- A non-parent carer is not considered an eligible carer (2.1.1) for a child whose parent or guardian does not consent to the non-parent carer providing care for the child.
- A parent can apply to a court (4.3.2) for an order for departure from administrative assessment (CSA Act section 116), or appeal against an incorrect assessment (CSA Act section 110), or appeal against the acceptance or non-acceptance of a child support agreement (CSA Act section 132) if they disagree with the Registrar's decision on the other parent's objection.
From 2 August 2001
The Registrar can disregard amenity allowances or gratuities paid to prisoners, disability support pensions paid under social security law and totally and permanently incapacitated pension paid to veterans under Veterans' Affairs law when considering an application for the minimum annual rate of child support to be reduced to nil (2.5.4).
From 1 July 2006
- The annual minimum rate of child support (2.4.12) is increased to $320 (indexed each year to the CPI).
- The high income cap for payers is reduced to 2.5 times the annual equivalent of all employees average weekly total earnings (EAWE).
- The circumstances under which a parent's income can be increased for child support assessment purposes because the Registrar decides that the parent has a higher earning capacity (2.6.14) are more limited.
From 1 January 2007
- A payee is able to apply directly to a court if the Registrar has refused their application for assessment (4.3.2) because they were unable to satisfy the Registrar that the person named is a parent of the child or children.
- The Registrar is unable to make change of assessment decisions that affect a period more than 18 months earlier than the date of the application (2.6.1) unless the court has granted leave. If a court grants leave it can specify a period for which an assessment can be changed of up to 7 years prior to the application (2.6.1), and may hear the application itself.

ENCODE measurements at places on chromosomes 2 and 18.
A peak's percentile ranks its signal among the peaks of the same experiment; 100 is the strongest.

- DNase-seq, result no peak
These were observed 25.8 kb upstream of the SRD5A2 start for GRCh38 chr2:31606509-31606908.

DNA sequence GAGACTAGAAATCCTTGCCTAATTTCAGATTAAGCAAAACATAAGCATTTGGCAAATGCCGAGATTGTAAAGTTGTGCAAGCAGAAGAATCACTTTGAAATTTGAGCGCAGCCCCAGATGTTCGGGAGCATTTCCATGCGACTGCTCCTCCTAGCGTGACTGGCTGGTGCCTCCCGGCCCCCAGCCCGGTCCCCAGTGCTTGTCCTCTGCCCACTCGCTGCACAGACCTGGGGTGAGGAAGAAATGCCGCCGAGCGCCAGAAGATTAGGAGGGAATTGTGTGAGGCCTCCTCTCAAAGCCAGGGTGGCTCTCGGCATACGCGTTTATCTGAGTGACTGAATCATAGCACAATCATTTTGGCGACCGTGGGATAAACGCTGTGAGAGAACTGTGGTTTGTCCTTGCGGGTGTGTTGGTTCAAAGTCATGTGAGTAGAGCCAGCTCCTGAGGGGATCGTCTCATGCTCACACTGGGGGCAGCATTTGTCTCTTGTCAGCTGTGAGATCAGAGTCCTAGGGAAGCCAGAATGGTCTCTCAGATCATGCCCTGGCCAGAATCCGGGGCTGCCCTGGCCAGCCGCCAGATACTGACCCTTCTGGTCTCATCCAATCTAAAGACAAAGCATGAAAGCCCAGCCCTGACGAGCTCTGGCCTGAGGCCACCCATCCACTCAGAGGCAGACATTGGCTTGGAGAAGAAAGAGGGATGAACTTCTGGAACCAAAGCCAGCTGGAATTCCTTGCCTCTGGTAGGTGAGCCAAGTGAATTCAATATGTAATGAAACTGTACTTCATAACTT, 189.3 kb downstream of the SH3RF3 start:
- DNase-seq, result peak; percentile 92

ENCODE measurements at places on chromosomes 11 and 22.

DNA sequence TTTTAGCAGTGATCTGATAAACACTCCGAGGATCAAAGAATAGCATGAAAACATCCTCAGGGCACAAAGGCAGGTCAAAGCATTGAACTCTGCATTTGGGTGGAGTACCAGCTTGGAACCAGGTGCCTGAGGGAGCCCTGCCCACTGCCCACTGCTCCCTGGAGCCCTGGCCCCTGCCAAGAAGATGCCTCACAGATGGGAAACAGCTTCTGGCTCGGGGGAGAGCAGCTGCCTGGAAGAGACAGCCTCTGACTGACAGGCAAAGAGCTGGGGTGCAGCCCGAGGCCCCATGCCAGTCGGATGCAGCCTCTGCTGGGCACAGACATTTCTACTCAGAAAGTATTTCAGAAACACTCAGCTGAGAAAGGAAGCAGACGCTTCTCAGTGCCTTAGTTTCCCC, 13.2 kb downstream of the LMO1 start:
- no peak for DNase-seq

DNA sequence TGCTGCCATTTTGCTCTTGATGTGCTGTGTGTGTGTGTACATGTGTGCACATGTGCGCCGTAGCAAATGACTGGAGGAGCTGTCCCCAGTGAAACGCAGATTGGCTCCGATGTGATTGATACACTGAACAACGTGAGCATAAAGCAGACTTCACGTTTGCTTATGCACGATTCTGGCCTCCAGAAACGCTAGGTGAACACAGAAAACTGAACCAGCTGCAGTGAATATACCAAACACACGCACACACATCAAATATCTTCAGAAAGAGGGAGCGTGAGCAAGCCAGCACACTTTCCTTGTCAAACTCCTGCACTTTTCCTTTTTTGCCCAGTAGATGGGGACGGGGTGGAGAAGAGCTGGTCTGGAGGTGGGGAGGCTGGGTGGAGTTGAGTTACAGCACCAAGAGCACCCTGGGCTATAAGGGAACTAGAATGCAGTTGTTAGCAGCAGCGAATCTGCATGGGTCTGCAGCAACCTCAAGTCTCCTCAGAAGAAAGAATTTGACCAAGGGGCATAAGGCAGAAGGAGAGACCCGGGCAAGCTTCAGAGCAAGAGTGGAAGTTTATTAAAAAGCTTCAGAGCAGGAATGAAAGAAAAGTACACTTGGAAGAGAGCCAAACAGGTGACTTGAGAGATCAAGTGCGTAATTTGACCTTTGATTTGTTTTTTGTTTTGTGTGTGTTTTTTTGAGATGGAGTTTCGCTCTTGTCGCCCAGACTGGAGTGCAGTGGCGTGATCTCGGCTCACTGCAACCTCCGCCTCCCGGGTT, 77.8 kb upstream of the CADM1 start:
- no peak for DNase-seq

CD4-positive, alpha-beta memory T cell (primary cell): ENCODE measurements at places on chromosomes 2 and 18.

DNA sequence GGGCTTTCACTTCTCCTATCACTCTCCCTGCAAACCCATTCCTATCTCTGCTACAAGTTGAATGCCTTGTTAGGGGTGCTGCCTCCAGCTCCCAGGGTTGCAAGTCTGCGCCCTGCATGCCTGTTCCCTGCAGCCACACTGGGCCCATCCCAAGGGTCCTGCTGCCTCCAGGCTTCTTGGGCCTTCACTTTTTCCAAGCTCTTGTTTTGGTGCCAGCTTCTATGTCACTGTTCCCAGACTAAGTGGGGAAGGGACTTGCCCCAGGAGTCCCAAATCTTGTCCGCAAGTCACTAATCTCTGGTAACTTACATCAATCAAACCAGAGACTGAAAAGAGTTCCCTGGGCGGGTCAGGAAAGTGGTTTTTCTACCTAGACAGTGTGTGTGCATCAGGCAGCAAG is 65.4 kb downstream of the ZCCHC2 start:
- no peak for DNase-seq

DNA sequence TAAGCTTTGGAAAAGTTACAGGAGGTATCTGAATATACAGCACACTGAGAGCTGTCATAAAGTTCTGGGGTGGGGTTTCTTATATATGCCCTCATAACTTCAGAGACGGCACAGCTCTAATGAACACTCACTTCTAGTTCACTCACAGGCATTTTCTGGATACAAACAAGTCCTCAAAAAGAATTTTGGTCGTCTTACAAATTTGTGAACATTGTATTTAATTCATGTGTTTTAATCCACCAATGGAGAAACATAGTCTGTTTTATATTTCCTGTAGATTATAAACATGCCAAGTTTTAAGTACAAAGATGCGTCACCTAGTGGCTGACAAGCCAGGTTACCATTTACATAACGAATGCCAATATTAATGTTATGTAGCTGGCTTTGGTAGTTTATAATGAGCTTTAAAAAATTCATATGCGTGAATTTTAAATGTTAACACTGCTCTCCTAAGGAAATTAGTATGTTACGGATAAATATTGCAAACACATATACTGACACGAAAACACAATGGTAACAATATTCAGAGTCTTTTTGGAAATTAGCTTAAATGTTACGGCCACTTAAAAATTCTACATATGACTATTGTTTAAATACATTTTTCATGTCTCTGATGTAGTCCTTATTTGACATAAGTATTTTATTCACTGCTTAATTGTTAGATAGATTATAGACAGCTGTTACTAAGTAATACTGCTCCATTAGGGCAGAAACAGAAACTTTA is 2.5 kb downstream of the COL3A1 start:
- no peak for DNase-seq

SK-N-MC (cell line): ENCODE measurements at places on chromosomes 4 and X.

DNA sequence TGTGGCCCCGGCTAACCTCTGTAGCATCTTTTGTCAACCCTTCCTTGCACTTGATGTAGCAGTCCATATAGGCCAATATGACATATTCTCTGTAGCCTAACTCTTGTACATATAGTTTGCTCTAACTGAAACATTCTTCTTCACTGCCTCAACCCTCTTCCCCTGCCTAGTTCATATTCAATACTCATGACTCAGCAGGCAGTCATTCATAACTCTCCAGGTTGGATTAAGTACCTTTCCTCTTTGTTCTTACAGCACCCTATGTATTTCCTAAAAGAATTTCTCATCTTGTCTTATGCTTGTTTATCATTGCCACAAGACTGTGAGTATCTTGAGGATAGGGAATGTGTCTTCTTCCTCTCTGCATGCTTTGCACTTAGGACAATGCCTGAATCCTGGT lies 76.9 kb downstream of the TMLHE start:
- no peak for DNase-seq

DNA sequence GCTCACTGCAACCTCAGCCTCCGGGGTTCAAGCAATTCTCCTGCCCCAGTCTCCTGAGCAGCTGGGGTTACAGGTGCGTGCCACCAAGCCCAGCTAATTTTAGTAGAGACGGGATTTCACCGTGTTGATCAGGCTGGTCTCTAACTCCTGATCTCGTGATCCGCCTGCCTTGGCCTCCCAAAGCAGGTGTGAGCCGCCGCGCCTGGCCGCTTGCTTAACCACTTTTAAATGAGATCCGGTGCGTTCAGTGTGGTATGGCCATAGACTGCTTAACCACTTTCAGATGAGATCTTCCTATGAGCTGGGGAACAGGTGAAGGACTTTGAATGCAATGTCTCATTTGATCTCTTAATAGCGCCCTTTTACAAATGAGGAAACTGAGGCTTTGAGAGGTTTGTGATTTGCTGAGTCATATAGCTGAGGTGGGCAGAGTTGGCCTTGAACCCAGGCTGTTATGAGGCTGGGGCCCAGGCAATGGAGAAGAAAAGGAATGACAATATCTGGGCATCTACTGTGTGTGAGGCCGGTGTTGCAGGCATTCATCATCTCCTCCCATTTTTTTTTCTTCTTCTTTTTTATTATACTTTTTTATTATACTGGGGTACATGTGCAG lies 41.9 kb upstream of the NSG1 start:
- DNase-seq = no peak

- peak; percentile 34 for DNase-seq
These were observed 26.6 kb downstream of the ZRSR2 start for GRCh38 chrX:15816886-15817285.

- If a court grants a declaration that a person is not a parent of a child (under CSA Act section 107), the court must, as soon as practicable, consider making an order for repayment of child support (4.3.2) to the person who is not the parent of the child.
From 22 June 2007
- Some changes to the secrecy provisions (6.3.3) including the following:
- The Registrar can communicate protected information to persons as necessary to prevent a credible threat to the life, health or welfare of a person.
- The Registrar can communicate protected information to brief the Minister in respect of a range of circumstances relating to the Minister's duties.
- The Registrar can communicate protected information to a person who has the consent of the person to whom the information relates to obtain that information.
- The Registrar can communicate protected information in specific circumstances relating to missing people and locating a relative or beneficiary of a deceased person.
- A new offence for unauthorised disclosure (6.8.6) of information.
- Removal of the restriction that information gathering by the Registrar (under CSA Act section 161) in respect of third parties is limited to financial information.
- Stay order provisions (4.3.6) have been removed from the CSA Act. All of the stay order provisions are located within the CSRC Act regardless of whether the relevant proceeding has commenced under the CSA Act or the CSRC Act.
From 19 July 2007
The CSA Act was amended to incorporate measures relating to Australia's international obligations in relation to maintenance. These measures were previously contained in separate regulations. There were also minor amendments to the legislation as follows:
- An application for assessment can only be accepted where at least 1 party resides in Australia. A terminating event occurs in relation to a child support assessment if both parties cease to be resident in Australia.
- An application for assessment from a payee who is resident in a reciprocating jurisdiction must be made through the central authority in the country where the payee resides. The application may be initiated by the payee and given to the central authority to forward to the Registrar, or may be initiated by the central authority.